September 13th, 2017, 04:09 PM  #1 
Newbie Joined: Jan 2017 From: USA Posts: 11 Thanks: 0  Geometric Series Question.
Why is the formula for a geometric series (n+1)a, where the initial term is a, whenever the common ratio is 1? I would have expected it to be a(n) because the upper limit of the summation is n. So it would be a + a + a +... + a, n times. Not n+1 times. Why is it n+1? 
September 13th, 2017, 06:06 PM  #2 
Global Moderator Joined: May 2007 Posts: 6,728 Thanks: 689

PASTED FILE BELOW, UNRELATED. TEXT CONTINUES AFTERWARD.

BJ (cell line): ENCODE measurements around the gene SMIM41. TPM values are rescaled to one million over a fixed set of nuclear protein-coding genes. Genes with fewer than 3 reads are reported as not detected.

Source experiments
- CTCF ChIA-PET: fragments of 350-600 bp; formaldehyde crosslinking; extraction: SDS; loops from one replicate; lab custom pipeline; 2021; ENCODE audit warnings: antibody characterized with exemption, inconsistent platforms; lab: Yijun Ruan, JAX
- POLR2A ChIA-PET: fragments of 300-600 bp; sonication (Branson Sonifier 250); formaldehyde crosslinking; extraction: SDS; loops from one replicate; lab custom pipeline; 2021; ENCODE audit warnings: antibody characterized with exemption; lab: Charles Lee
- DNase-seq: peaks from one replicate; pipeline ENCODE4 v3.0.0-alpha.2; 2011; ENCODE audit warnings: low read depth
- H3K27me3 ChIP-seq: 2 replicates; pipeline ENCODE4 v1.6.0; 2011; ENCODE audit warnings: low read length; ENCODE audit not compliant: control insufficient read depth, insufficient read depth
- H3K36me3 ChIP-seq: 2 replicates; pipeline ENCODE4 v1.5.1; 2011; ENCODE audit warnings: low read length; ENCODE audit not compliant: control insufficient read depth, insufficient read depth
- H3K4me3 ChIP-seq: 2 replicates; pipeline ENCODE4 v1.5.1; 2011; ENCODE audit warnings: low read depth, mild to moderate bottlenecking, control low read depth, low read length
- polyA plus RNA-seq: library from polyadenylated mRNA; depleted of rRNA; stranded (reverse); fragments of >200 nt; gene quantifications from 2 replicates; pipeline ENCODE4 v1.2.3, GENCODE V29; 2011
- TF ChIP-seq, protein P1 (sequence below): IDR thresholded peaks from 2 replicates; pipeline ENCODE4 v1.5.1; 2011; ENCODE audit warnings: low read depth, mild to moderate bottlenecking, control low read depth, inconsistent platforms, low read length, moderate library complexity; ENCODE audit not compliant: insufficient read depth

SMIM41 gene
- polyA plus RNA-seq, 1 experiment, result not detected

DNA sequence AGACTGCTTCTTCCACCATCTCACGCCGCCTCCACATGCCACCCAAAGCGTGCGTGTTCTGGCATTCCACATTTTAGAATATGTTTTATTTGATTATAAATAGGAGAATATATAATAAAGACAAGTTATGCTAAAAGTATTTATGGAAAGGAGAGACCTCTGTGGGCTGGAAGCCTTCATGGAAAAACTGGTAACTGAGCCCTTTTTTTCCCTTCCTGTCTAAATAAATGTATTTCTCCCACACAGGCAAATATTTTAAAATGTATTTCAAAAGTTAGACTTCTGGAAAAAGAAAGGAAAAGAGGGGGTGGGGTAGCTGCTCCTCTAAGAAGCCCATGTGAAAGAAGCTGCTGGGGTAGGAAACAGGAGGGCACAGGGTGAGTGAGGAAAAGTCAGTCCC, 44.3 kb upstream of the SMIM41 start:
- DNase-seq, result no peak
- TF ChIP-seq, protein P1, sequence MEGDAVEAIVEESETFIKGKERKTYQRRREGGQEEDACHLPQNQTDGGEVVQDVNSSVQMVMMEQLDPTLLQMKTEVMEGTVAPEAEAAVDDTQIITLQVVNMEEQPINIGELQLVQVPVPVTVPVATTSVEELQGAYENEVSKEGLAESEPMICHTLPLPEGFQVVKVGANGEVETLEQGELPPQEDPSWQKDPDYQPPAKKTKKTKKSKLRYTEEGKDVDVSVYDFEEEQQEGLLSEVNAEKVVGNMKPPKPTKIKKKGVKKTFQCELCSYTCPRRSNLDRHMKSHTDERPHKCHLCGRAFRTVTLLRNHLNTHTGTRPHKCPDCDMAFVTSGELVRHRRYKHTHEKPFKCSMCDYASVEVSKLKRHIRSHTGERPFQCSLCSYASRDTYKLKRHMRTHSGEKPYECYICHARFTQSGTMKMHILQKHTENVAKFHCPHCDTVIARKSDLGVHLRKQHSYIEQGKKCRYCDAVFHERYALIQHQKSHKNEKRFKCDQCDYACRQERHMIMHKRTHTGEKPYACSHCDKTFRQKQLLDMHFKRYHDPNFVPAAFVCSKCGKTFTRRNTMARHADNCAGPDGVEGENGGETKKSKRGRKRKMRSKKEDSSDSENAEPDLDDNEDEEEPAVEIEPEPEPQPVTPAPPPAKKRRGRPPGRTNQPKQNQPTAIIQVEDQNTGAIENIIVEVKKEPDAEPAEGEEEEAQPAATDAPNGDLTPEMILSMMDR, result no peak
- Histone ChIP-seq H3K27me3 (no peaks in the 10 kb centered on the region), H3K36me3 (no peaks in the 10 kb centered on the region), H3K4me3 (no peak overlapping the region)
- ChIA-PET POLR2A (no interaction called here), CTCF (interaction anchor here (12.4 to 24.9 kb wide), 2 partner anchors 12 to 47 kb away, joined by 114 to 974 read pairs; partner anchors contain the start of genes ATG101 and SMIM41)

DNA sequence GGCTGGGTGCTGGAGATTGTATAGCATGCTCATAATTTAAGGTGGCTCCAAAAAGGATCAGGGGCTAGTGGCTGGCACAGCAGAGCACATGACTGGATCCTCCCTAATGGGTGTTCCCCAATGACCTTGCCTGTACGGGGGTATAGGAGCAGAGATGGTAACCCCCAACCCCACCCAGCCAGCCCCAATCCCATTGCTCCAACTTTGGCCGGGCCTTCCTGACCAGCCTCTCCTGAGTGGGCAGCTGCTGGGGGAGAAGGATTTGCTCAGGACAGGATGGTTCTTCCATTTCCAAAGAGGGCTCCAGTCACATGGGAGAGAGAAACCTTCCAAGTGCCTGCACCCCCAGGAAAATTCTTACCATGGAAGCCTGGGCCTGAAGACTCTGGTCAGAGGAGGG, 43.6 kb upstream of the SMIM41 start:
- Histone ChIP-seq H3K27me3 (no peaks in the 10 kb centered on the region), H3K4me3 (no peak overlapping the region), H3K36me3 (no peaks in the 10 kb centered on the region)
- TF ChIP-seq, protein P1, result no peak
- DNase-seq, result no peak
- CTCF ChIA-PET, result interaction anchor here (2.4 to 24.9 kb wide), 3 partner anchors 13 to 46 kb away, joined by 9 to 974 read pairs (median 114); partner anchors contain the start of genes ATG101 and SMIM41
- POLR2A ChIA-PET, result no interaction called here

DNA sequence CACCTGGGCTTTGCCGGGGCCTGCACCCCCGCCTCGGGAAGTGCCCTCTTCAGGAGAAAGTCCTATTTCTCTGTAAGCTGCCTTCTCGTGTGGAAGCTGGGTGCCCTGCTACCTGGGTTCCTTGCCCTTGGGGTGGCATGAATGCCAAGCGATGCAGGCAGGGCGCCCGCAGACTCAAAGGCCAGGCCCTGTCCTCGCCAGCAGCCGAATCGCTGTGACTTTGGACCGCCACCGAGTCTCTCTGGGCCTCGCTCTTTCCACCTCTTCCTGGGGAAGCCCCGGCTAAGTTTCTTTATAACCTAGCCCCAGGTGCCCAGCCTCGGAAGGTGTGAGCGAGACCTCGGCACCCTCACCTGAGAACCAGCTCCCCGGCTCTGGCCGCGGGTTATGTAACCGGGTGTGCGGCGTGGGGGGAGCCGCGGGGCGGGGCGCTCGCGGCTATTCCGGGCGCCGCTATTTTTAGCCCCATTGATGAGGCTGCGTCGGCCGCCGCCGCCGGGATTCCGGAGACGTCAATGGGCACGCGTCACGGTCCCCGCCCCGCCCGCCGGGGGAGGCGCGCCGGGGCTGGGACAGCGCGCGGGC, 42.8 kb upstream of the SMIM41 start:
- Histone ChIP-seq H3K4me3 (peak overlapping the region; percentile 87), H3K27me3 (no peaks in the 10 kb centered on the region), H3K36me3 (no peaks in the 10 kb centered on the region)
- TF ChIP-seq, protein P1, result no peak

It depends on the lower limit. For 0, you get n+1. For 1, you get n. I presume 0 was intended.

September 13th, 2017, 07:44 PM  #3 
Newbie Joined: Jan 2017 From: USA Posts: 11 Thanks: 0  
September 14th, 2017, 04:11 AM  #4 
Math Team Joined: Jan 2015 From: Alabama Posts: 3,264 Thanks: 902 
The "geometric series", by convention, starts with "i= 0", not 1. $\displaystyle \sum_{i= 0}^n ar^i= a+ ar+ ar^2+ \cdot\cdot\cdot+ ar^n$ counting the "i=0" term there are n+1 terms in the sum so if r= 1 that is a(n+1). Last edited by skipjack; September 14th, 2017 at 04:18 AM. 

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